In the Caribbean, one of the most significant days in each island’s history is the day of independence – the day they were officially free from outside rule and could govern their own affairs. Each country does something different to celebrate their Independence Day, and that is largely down to the culture of each island. This article presents a history of the day, and the various ways and means that Barbadians generally celebrate it.
Independence in Barbados: A History
Barbados, after being a colony of Britain since 1627, finally gained its’ Independence on November 30th, 1966 ending close to 350 years of British colonial rule. This memorable achievement was largely due to the work of Errol Walton Barrow, the Father of Independence. This day is now a nationally recognized holiday in Barbados. At the first Independence Day ceremony, the Barbados National flag, displaying golden yellow flanked by two panels of blue, with a broken trident in the middle, was raised and the National Anthem was played for the very first time.
What we do…
Celebrations of Independence are not limited to the actual day independence was achieved. The celebrations tend to be month long and include events such as sports, fairs, community events and of course, religious services. The one thing that remains constant throughout is the annual Independence Day parade held at the Garrison Savannah, which was the site of the very first Independence Ceremony on November 30th, 1966. This parade features hundreds of persons from various groups across the island including Boy Scouts, Girl Guides, Cadets, the Barbados Defence Force, the Royal Barbados Police Force and the Barbados Landship, just to name a few. The parade is a major Independence Day attraction for both locals and tourists alike, and culminates with the Independence Ceremonial March into Bridgetown. For a clip of the 2014 Independence Day parade, visit https://www.youtube.com/watch?v=xHyYnnIkO6I.
Another way this special event is commemorated is the lighting of Heroes Square and Independence Square in Bridgetown, as well as the lighting of numerous roundabouts across the island with the National colours of Barbados. There are also several community based events during the month of Independence. These include, the Independence Lighting ceremony and Bajan Folk Brew in Bridgetown (usually on November 1st), Parish Talent Zonal Show, Spirit of the Nation Show, Spirit of Independence Tour, A mini Parks & Gardens competition, and a scenic Transport Board bus ride usually on the last Sunday on the month.
However, one of the key Independence celebrations is the National Independence Festival of the Creative Arts (NIFCA). This is a festival that displays the best of the best in Barbados in the realm of the performing arts of music, singing, dance, drama, writing, fine art, photography and arts and crafts. Although the festival begins in September/early October, these competitions held are usually to select the finalists for the main attraction in the month of November. During this month, all finalists display their talents on a series of nights, hoping to win various prizes and awards. The most popular event of this festival is the curtain closer, the NIFCA Gala, featuring presentations to and performances by the finalists of all the competitions held earlier.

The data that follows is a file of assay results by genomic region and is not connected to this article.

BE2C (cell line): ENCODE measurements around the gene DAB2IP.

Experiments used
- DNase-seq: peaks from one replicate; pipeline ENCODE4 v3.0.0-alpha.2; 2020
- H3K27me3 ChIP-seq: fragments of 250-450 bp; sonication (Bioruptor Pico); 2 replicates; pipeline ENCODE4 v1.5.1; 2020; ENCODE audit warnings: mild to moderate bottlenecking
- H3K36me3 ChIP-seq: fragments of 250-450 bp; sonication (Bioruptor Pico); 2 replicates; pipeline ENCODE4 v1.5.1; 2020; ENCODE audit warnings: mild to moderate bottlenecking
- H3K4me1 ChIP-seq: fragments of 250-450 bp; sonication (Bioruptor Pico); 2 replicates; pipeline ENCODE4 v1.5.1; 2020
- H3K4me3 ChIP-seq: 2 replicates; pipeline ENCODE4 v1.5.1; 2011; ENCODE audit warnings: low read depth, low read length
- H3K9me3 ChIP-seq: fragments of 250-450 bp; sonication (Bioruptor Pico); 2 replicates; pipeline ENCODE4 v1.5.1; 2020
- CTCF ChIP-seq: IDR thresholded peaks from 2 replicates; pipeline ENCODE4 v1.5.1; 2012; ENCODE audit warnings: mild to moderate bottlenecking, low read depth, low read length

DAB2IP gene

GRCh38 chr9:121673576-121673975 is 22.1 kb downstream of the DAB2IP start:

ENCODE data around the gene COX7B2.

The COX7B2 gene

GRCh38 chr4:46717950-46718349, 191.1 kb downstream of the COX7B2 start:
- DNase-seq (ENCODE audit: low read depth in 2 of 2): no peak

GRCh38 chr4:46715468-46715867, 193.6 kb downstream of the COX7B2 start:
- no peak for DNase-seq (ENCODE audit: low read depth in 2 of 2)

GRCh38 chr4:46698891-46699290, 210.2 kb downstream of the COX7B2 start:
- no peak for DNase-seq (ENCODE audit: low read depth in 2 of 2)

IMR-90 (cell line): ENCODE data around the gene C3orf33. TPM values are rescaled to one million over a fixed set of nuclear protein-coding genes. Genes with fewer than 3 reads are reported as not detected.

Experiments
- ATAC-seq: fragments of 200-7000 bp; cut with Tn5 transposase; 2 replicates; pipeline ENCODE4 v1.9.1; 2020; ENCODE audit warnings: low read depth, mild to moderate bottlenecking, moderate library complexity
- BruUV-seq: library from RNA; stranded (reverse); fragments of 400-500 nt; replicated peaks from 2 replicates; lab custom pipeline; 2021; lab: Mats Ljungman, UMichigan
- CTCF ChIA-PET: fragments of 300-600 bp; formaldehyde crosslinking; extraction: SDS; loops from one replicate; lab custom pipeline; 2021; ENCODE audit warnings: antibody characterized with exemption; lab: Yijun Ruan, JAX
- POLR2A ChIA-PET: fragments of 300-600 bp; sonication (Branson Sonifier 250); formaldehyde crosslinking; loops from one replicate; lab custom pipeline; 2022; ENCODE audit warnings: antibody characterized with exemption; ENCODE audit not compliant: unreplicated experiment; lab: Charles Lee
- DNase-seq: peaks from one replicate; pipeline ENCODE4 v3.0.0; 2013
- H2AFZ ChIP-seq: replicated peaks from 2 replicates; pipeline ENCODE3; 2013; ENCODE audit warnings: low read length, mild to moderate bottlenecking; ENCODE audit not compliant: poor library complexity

What we wear…
Traditionally, but more so in schools across the island, persons wear any or all of the three national colours of Barbados, blue, yellow and black on November 30th to commemorate the importance of this day.
What we listen to…
As commemorative of Barbadian culture, during the month of November you are sure to hear all genres of Bajan music on the radio: folk, calypso and spouge etc. The radio stations across the island, tend to feature music from the likes of The Merrymen, Red Plastic Bag, The Mighty Gabby, Jackie Opel and Richard Stoute, but all Barbadian artists can be heard at some time during the month of November on the local radio.
What we eat…
Generally, as the same with music, Barbadians try to eat more of the local dishes during this period, however, these dishes tend to be eaten all year round. Some of the more popular dishes during the month of November are:
Conkies are made from a combination of coconut, spices, sugar, pumpkin and raisins, and are cooked by steam in banana leaves on the stove. It is the most popular Bajan delicacy eaten around Independence time.
Cou-Cou and Flying Fish
This is the national dish of Barbados. Cou-Cou is generally mad of cornmeal and okra and served with flying fish at the side. However, although traditionally served with flying fish, Cou-Cou can be served with any type of fish or meat at the side, depending on personal preference.
Made from either cassava flour or pure cassava, this is a type of soft cake that is only mildly sweet. Like with Conkies, raisins can also be added to it to offer more sweetening.
These, along with many more popular Bajan dishes are usually eaten to a greater extent during the month of Independence. As is evident, Independence is a special event in Barbados’ history and is celebrated accordingly. With different types of delicacies, visual arts and music all highly prevalent during this month, it is appropriate that Barbados celebrates its Independence every year through expressions of its culture.
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